Home How Important Is "Good" Compost?
note to rob remember to update this page with a link to the rodale article...discuss how "good" means lots of "turning" and special ingredients....

OK...I have been reading a lot lately about the importance of making "good" compost and have been advised that, if the only ingredient in the pile is leaves, then the end product is "leaf mold." It's not good compost, it's not bad compost, it's not even compost, it's just lowly leaf mold.

My issue with this is that my primary reason for composting is not to make compost but rather to divert organic materials from a landfill. The end product - whatever it is - benefits contributes to healthier soil and greater biodiversity. So when I read that I must make "good compost" (p.s. is there such a thing as "bad compost"??) I become concerned that people may allow leaves to go to a landfill simply because there are not enough "greens" and "high nitrogens" in order to make "good compost."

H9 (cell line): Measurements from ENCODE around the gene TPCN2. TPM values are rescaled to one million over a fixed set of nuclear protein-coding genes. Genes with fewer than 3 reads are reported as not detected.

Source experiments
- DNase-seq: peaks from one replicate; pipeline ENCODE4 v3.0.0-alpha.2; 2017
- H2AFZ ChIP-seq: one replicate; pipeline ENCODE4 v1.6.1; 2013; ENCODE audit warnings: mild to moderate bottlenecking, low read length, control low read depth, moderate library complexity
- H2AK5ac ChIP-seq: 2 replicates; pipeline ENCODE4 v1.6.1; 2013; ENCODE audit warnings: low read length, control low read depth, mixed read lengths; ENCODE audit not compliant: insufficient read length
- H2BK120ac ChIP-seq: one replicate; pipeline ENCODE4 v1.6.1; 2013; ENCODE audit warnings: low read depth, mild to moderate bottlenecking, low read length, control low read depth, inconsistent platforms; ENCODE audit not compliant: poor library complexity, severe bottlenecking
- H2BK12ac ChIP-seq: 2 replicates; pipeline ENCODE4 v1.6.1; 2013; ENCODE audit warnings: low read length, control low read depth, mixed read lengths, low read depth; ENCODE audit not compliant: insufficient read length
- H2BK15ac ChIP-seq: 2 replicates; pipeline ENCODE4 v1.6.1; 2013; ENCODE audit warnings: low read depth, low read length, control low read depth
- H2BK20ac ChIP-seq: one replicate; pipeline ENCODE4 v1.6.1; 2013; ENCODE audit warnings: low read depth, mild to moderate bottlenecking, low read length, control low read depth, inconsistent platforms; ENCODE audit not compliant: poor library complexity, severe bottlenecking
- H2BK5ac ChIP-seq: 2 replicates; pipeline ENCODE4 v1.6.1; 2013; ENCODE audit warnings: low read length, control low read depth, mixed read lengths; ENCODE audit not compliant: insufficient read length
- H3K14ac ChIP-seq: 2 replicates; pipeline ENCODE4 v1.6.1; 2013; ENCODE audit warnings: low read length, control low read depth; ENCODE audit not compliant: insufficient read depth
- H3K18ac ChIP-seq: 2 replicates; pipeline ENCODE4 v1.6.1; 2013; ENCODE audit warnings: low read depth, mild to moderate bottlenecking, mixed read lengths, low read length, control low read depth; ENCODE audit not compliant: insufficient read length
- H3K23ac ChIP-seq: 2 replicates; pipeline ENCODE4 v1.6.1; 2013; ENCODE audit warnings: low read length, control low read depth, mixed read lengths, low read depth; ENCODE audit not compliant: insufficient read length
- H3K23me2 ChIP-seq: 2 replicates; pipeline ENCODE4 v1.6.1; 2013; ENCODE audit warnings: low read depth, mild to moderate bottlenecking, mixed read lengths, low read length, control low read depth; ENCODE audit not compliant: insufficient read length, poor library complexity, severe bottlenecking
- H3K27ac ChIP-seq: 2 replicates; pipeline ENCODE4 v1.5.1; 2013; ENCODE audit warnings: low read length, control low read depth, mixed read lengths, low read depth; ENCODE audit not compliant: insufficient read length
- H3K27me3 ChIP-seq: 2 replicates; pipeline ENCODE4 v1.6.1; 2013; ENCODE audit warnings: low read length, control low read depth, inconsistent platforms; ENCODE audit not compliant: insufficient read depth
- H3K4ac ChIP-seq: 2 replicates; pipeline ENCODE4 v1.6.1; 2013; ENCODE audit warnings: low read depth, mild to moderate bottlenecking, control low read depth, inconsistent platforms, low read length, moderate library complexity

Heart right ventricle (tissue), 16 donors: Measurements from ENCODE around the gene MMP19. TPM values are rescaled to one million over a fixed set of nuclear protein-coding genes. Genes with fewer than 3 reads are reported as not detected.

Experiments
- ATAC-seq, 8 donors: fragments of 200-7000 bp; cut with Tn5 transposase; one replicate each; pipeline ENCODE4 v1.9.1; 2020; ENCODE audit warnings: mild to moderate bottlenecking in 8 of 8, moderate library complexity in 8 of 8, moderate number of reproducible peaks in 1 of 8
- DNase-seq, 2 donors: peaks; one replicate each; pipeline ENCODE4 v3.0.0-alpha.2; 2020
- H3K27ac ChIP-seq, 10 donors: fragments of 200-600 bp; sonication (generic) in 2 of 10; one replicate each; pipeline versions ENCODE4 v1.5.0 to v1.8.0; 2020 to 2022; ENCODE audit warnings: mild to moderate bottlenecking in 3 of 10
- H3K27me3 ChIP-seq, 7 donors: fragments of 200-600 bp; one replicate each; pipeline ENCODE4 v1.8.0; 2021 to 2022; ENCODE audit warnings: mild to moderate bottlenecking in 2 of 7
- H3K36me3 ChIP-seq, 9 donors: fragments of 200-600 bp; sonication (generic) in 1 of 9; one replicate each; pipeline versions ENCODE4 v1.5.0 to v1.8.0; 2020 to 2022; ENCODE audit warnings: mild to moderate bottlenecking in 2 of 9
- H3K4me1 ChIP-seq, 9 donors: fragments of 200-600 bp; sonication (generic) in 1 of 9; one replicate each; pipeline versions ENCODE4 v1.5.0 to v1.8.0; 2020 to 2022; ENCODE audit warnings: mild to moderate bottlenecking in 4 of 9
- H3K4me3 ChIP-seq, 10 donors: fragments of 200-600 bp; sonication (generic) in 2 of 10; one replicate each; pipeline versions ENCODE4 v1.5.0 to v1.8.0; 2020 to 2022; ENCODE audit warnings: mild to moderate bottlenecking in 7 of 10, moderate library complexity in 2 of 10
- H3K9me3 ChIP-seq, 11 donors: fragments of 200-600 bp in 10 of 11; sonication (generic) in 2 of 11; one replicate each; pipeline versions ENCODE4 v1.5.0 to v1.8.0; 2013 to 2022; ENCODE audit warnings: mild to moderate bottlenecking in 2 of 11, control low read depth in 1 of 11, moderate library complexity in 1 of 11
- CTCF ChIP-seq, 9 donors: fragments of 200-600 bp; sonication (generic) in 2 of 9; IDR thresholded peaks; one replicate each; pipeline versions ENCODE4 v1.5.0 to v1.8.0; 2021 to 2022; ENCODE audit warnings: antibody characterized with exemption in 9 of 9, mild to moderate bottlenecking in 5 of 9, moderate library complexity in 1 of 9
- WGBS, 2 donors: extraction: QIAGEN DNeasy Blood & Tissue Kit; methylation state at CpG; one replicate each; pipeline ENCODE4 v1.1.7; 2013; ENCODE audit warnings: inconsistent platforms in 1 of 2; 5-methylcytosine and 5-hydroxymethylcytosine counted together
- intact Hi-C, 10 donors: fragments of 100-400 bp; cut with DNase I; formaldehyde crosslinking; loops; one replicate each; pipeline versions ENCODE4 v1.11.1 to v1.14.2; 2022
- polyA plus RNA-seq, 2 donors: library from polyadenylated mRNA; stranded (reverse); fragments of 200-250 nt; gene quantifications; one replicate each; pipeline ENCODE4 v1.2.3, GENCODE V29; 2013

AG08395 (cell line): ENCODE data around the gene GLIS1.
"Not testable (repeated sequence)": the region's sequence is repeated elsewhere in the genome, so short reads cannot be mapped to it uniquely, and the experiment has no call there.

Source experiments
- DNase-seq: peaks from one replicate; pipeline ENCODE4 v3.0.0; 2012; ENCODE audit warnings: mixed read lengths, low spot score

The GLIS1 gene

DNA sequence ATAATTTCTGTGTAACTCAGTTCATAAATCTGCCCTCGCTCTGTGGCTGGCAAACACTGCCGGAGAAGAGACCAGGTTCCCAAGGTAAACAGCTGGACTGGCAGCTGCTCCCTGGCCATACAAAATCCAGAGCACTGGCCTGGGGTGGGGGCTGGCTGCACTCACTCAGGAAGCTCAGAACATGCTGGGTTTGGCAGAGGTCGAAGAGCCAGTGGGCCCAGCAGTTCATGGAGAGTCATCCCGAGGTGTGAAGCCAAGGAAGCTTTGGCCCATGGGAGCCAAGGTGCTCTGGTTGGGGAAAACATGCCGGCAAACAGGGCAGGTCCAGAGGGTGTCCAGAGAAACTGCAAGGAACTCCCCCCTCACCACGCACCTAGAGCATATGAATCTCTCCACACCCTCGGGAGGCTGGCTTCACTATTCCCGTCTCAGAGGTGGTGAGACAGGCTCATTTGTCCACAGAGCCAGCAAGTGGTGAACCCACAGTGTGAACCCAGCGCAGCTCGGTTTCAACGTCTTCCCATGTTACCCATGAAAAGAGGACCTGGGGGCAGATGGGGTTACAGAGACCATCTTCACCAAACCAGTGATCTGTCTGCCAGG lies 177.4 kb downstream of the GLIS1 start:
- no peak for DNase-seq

I have two questions: 1) What is more important, making "good" compost or diverting the maximum amount of material from a landfill even if the end product is only "leaf mold?" and 2) Have experiments been performed that prove that "good" compost produces "better" crops than leaf mold, and 3) If so, is there any way to supplement leaf mold with nutrients to make it equal to "good" compost?

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